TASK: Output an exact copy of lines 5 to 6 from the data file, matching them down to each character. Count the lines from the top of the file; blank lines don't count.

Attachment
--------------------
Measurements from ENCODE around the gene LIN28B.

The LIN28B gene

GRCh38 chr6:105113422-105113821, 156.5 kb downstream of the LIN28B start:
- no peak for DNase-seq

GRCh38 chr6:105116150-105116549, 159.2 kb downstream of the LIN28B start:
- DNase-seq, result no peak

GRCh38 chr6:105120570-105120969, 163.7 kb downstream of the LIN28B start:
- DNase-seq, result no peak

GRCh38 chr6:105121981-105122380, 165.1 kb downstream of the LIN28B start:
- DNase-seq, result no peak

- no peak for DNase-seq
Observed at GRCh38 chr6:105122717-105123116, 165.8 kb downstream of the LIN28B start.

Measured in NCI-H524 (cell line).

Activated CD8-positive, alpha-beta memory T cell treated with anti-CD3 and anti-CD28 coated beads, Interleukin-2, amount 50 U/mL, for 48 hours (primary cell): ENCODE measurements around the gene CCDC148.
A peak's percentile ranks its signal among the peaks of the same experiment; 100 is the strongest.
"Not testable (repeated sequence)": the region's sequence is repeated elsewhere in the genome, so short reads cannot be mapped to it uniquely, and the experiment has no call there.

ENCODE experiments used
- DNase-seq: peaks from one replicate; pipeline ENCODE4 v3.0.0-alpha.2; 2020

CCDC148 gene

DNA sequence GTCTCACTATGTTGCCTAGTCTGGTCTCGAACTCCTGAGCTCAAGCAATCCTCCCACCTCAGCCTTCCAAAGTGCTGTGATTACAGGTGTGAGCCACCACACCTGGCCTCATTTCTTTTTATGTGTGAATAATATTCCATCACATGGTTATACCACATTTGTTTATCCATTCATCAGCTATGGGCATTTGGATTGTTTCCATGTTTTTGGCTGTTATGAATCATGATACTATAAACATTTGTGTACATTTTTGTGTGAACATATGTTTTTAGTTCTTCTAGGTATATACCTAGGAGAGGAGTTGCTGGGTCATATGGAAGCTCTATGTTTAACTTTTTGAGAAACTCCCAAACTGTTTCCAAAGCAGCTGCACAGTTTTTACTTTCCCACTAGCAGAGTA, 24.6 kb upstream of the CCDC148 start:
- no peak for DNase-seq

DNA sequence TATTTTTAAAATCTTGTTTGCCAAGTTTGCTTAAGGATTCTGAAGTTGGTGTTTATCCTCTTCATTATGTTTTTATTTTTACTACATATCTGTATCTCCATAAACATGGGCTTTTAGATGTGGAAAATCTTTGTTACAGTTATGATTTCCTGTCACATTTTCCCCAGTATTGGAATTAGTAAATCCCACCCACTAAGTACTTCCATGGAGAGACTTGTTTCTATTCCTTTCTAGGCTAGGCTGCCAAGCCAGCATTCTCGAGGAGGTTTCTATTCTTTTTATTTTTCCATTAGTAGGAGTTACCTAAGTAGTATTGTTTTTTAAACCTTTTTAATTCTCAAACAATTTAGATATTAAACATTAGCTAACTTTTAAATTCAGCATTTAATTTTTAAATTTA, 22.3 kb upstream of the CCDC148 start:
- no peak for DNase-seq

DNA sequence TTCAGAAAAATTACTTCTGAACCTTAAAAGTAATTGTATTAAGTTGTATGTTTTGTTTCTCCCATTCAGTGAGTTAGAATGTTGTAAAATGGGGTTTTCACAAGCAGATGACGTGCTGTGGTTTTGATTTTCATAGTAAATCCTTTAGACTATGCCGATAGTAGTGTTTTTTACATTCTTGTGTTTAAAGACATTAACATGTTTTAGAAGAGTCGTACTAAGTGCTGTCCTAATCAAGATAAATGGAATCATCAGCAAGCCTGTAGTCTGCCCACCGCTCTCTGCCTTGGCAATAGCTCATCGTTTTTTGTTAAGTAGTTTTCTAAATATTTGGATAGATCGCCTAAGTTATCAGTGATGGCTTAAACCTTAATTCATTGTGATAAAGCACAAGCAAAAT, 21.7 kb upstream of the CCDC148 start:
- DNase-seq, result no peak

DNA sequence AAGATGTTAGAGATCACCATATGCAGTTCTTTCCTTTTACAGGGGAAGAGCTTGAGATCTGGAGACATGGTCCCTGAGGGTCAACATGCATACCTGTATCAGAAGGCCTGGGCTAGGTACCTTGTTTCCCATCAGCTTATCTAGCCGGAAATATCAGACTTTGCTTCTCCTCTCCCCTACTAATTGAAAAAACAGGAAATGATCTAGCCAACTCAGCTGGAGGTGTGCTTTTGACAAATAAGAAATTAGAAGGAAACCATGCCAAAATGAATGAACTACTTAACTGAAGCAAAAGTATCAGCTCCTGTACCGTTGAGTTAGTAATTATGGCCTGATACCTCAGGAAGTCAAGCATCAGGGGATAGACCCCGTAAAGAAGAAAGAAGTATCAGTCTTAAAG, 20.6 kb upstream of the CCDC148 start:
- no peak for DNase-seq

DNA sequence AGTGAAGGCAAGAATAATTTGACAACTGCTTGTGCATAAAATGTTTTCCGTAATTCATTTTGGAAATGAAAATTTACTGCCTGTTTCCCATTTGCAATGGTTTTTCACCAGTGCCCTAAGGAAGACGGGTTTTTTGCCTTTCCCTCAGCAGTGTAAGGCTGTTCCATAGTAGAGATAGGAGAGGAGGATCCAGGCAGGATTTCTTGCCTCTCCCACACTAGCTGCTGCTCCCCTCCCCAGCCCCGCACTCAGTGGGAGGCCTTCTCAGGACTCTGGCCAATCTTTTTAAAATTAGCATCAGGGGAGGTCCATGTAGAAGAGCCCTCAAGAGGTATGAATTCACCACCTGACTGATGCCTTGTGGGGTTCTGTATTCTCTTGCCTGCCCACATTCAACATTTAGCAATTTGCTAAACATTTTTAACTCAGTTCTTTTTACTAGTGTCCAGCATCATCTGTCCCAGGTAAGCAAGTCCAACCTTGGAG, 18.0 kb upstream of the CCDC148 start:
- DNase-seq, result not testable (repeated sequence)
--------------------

GRCh38 chr6:105116150-105116549, 159.2 kb downstream of the LIN28B start:
- DNase-seq, result no peak